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Fashion Sustainability and Social Accountability Act Proposed in New York

Happy New Year (are we still saying that?) from the Global Supply Chain Law Blog!  In our ever-evolving society, the fashion industry has taken new heights.  And with those heights, the industry is on pace to account for more than a quarter of the world’s carbon budget, according to the New Standard Institute.   Indeed, the group indicates that apparel and footwear are responsible for roughly 4-8.6% of global greenhouse gas emissions.  You may be wondering, “but how?”  Well after that sweater you bought last year (or even last month!) goes out of style, you may donate it.   According to CBS, some of those donations go overseas to Ghana, for example, to be sold.  The unsold clothes, however, end up as landfills creating an environmental nightmare.

As a result and in an effort to create more regulation, New York is taking action with respect to the environmental nightmare. Earlier this year, the New York legislator proposed a bill—the Fashion sustainability and social accountability act, which would amend the general business law, requiring fashion retail sellers and manufacturers to disclose environmental and social due diligence and policies.

Specifically, every fashion retail seller and fashion manufacturer doing business in the State of New York and having annual global gross revenues that exceed $100 million dollars must disclose its:

  1. environmental and social due diligence[1] policies,

  2. processes and outcomes, including significant real or potential negative environmental and social impacts, and

  3. targets for impact reductions, implementation, improvement and compliance on an annual basis.

The required disclosures would include supply chain mapping of at least 50% of suppliers (which the retail seller or manufacturer could choose) by volume across all tiers of production, a sustainability report, independently verified greenhouse gas reporting, volume of production displaced with recycled materials, and median wages of workers of suppliers compared with local minimum wage, to name a few.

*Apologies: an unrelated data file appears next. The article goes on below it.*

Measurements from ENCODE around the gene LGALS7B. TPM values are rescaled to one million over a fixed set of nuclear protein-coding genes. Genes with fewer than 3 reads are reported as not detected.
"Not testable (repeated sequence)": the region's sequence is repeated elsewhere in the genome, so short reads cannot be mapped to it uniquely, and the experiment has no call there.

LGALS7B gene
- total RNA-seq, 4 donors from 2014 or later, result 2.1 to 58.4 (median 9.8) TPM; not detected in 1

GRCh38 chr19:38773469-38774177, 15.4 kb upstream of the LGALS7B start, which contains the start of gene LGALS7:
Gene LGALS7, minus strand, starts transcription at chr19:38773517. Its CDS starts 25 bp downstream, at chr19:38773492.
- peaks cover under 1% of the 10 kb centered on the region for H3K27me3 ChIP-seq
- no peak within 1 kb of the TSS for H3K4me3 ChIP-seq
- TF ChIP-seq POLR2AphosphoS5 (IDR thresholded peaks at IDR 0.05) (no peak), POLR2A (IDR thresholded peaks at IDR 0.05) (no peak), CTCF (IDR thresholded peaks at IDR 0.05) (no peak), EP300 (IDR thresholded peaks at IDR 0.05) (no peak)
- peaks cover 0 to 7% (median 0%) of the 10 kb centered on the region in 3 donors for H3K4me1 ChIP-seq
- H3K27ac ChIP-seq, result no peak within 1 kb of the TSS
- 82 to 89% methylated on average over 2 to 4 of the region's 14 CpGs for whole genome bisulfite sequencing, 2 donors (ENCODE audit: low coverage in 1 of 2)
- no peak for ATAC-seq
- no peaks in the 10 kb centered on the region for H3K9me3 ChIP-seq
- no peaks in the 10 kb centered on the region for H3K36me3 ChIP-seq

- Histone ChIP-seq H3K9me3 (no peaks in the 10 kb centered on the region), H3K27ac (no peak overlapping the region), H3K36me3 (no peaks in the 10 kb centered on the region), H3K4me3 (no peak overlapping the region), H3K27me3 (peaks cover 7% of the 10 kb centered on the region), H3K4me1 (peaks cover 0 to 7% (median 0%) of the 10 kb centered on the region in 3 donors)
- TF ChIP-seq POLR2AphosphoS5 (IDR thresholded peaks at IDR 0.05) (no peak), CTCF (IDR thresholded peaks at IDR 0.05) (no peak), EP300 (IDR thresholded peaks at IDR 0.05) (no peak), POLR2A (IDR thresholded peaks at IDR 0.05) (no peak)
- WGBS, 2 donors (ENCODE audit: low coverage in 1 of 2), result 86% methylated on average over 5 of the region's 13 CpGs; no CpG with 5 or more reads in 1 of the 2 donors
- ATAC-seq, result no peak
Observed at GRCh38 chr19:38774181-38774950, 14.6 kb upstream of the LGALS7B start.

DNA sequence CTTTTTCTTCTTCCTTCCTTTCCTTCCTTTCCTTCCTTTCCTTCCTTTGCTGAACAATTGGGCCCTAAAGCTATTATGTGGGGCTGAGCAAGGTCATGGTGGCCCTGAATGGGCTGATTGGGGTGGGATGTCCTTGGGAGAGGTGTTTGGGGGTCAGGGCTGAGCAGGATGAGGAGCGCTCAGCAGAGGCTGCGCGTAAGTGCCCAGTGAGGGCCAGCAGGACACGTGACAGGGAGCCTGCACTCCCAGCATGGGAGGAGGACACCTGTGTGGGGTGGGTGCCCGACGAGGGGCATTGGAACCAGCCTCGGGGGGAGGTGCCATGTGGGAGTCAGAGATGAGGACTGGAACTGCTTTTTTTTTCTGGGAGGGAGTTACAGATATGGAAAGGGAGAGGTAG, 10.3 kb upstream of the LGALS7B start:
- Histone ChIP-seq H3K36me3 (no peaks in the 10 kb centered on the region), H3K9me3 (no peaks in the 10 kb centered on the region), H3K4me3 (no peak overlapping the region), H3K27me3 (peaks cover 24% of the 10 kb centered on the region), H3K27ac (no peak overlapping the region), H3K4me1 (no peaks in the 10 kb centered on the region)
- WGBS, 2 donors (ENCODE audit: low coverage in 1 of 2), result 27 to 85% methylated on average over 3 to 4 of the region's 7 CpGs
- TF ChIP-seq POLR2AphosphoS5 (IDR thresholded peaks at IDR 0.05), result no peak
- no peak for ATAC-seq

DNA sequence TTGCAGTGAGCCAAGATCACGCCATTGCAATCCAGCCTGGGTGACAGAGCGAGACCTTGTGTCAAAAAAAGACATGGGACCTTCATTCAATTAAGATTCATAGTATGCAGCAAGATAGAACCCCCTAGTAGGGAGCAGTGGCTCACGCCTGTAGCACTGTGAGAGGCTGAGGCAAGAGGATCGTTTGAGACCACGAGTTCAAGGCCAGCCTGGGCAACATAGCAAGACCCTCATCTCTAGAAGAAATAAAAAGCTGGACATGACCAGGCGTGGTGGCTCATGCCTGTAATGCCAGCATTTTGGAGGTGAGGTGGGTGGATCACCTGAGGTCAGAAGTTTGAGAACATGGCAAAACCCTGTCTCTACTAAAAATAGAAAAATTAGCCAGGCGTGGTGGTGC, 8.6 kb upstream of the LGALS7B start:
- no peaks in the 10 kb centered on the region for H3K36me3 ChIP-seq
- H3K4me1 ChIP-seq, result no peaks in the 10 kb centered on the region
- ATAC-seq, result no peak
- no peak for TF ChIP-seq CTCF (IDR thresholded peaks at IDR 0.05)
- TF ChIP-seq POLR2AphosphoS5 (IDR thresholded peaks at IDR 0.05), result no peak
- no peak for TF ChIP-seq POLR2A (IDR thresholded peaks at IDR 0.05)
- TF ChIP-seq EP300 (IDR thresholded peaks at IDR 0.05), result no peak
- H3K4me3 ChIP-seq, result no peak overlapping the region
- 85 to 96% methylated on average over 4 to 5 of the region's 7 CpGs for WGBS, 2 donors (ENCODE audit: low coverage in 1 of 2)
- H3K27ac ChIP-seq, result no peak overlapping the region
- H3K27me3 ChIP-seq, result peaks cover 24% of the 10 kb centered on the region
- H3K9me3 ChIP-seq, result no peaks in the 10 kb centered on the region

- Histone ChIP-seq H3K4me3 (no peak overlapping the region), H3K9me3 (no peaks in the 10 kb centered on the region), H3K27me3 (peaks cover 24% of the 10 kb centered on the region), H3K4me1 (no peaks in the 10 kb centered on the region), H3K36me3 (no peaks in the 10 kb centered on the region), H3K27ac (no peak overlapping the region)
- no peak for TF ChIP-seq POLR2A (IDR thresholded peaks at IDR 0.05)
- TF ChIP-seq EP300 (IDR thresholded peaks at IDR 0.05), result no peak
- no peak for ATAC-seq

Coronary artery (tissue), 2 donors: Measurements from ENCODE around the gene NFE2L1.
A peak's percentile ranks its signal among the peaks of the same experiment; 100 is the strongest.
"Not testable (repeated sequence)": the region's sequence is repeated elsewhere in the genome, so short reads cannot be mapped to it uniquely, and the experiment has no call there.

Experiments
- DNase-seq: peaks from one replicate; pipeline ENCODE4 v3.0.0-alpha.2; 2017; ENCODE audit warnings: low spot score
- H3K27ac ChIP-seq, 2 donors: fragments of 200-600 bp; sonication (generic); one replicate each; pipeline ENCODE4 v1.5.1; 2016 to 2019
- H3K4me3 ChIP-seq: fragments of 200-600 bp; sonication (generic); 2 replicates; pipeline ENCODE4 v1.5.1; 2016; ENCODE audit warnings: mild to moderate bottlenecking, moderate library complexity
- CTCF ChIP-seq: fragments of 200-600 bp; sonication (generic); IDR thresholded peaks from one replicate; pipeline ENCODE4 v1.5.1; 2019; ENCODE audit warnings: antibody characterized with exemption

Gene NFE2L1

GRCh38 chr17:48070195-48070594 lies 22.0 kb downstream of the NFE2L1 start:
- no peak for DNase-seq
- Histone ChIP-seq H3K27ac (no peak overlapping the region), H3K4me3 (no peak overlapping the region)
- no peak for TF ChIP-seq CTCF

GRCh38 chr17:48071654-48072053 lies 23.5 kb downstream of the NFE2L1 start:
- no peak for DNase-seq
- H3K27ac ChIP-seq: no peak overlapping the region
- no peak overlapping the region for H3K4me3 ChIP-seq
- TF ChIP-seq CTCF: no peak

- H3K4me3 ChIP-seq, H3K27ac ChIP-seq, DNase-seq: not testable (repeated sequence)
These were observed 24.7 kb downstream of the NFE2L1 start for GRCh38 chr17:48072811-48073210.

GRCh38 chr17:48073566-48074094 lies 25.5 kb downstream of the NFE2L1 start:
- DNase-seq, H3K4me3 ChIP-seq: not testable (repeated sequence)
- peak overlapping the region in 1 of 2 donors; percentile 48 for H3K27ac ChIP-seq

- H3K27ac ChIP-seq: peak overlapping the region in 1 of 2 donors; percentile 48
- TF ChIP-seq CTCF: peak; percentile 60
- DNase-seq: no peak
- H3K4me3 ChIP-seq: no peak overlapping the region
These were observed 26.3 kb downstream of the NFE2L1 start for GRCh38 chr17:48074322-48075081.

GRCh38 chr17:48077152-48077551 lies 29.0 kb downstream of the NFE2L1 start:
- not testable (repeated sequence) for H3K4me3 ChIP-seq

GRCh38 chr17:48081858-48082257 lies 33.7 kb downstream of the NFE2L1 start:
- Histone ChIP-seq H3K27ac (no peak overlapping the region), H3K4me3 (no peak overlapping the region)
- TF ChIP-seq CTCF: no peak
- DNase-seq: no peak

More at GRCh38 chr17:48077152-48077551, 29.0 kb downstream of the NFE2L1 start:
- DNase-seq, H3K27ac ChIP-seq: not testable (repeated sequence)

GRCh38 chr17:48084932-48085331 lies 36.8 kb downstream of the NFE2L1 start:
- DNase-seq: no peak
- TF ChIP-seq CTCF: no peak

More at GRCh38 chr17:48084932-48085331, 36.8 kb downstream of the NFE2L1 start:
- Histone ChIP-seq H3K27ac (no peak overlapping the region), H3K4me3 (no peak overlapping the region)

All disclosures must be posted on the retail or manufacturer’s website within a year of enactment.  Enforcement of the bill would fall to the state’s attorney general, who would publish a report listing the fashion retail sellers and manufactures who are out of compliance with the act. Public shaming would not be the only punishment, however.  Retailers and manufacturers who fail to comply may be fined up to 2% of annual revenues of $450 million or more.  The money from the fines will be deposited into a community benefit fund, which will be used for environmental benefit projects that directly and verifiably benefit environmental justice communities.

In short, if the Fashion sustainability and social accountability act is enacted into law, fashion retailers and manufactures will be held accountable for environmental and social impacts stemming from their supply chain and production of apparel and shoes.  According to Vogue, “proponents say the bill will make history” as it could “shift how the fashion industry operates globally.” Thus, stay tuned as we will be tracking the legislation closely and will provide real time updates!

[1] “Due diligence” shall mean the process companies should carry  out to  identify,  prevent, mitigate and account or how they address actual and potential adverse impacts in  their  own  operations,  their  supply chain  and other Business relationships, as recommended in the Organisation for Economic Co-operation and Development Guidelines  for  Multinational  Enterprises,  the  Organisation  for Economic  Co-Operation and Development Due Diligence Guidance for Responsible Business Conduct  and United Nations Guiding Principles for Business and Human Rights.

© Copyright 2022 Squire Patton Boggs (US) LLPNational Law Review, Volume XII, Number 24
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About this Author

Alexis B. Chandler Municipal Finance Attorney Squire Patton Boggs Washington DC
Associate

Alexis Chandler is a member of our Public & Infrastructure Finance Practice, where she works with our other practice group members in all areas of municipal finance, including finance for airports, higher education, healthcare and cultural facilities, water and sewer facilities, and multifamily housing.

Prior to joining the firm, Alexis worked at the US Department of State as an intern in the Legislative Affairs Bureau. While at the Department of State, Alexis tracked and analyzed high priority legislation from Congress and its impact on State’s operations. In addition, she...

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